The Importance Of Sleep For Your Heart Health

Melanie Thomassian Health Pro November 29, 2011
  • It's wonderful to wake up after a great night's rest, isn't it? You feel so much more energized, refreshed, and ready for the day ahead.

     

    Unfortunately, many of us aren't getting the required amount of sleep due to our busy lives, or simply as a result of bad habits.

     

    The CDC state that more than one-quarter of the U.S. population report occasionally not getting enough sleep. 

     

    Unfortunately, this could be hurting more than your energy levels, and although you may feel like sleep is a luxury you cannot afford right now, it is an absolute must for your overall health and well-being, and it is essential for a healthy heart.

     

    Here are just some of the health conditions which are related to poor sleep habits and your heart health.

     

    Diabetes

    A study published in the Annals of Epidemiology, found that those who slept less than six hours each night, were three times more likely to develop impaired fasting glucose (IFG), where the body can't regulate glucose as efficiently as it should. 

     

    Those with IFG have a greater risk of developing type 2 diabetes, and are at an increased risk of heart disease and stroke. 

     

    Cardiovascular Disease 

    Another study published in the European Heart Journal, noted that sleeping less than six hours each night led to a 48 percent greater chance of developing, or dying from, heart disease, and a 15 percent greater chance of having a stroke. 

     

    However, a study published in JAMA found that when sleep deprived people got just one extra hour of sleep each night, they had a 33 percent decrease in their risk of developing calcium deposits in the arteries. Calcium deposits can increase someone's risk for heart disease. 

     

    Obesity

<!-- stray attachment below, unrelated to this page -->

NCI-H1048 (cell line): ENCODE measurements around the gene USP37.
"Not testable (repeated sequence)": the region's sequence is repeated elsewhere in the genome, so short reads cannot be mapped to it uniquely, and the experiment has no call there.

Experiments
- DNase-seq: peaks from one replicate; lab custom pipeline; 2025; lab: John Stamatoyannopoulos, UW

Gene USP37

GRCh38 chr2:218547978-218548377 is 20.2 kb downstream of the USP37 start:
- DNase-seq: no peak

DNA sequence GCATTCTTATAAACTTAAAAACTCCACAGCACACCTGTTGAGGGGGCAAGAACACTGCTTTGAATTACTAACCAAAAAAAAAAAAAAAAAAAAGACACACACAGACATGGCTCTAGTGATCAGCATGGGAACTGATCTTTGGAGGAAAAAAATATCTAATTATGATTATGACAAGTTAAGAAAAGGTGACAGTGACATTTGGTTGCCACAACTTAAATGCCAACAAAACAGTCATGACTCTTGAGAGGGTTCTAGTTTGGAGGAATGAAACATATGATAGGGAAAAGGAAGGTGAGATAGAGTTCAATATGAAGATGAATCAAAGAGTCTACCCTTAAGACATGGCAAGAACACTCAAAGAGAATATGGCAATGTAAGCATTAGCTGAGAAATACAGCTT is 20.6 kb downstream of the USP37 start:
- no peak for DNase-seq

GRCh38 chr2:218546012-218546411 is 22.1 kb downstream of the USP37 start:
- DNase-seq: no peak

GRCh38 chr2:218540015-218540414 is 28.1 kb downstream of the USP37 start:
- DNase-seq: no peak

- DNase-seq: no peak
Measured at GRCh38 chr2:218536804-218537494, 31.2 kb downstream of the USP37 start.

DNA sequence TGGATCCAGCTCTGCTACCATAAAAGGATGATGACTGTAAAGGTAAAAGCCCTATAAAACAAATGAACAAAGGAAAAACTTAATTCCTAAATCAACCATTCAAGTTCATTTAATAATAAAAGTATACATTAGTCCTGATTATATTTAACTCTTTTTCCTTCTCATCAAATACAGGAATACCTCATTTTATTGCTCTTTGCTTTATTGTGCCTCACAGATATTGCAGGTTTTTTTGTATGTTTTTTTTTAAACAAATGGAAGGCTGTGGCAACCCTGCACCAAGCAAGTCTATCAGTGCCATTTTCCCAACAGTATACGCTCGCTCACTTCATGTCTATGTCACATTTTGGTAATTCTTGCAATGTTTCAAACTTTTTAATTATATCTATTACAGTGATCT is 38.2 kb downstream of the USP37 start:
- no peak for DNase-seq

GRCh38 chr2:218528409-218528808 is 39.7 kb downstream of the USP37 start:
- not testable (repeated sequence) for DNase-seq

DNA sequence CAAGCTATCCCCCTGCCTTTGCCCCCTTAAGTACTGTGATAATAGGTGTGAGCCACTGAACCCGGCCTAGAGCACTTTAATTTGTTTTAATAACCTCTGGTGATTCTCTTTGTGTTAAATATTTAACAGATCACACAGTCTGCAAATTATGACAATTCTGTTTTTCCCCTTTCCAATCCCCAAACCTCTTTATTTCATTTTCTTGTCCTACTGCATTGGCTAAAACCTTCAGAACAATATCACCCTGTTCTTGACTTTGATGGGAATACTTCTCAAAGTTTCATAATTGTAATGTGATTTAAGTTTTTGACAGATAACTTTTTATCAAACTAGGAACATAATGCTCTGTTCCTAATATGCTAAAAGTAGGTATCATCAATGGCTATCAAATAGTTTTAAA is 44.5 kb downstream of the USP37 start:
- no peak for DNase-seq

There is also an association between short sleep duration and excess body weight. More specifically, ghrelin and cortisol are effected when you don't get enough sleep, which can lead to an increase in appetite, resulting in overeating and weight problems.

     

    And, being overweight puts additional strain on the body, especially the heart.

     

    So, what can you do to get more benefit from your sleep each night?

     

    1. Focus On Quality

    Aim to sleep 7 to 9 hours each night, and if possible, try to sleep the whole night through, without waking multiple times.

     

    The Nurses’ Health Study found that sleeping five or fewer hours each night increases the risk of coronary disease by 45 percent. Also, those who regularly slept nine or more hours had a 38 percent greater risk, compared to those who slept eight hours each night.

     

    2. Create A Routine

    It's best if you go to bed and get up at the same time each day, because this helps your body to function optimally. If you find it difficult to fall asleep, avoid watching TV at least one hour prior to bed, and try to unwind and relax another way.

     

    If you find you just can't get over to sleep, get out of bed and do something else for a short time, then try again. Laying awake, tossing and turning is the worst thing you can do. Also, a morning or afternoon workout can help you to fall asleep easier later on.

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    3. Take Care With Diet

    Remember, alcohol and caffeinated drinks can have a negative effect on your sleep quality. So, try to limit your intake of these, particularly in the late evening.

     

    It is also important to avoid eating large meals close to bedtime, as this may lead to difficultly sleeping, or poorer quality sleep.

     

    What tips can you share for getting a better nights sleep?

     

    Melanie Thomassian is a registered dietitian, health writer, busy wife, and mum. Her goal is to promote good health and better lifestyles in the online community. For more healthy eating tips, check out her blog.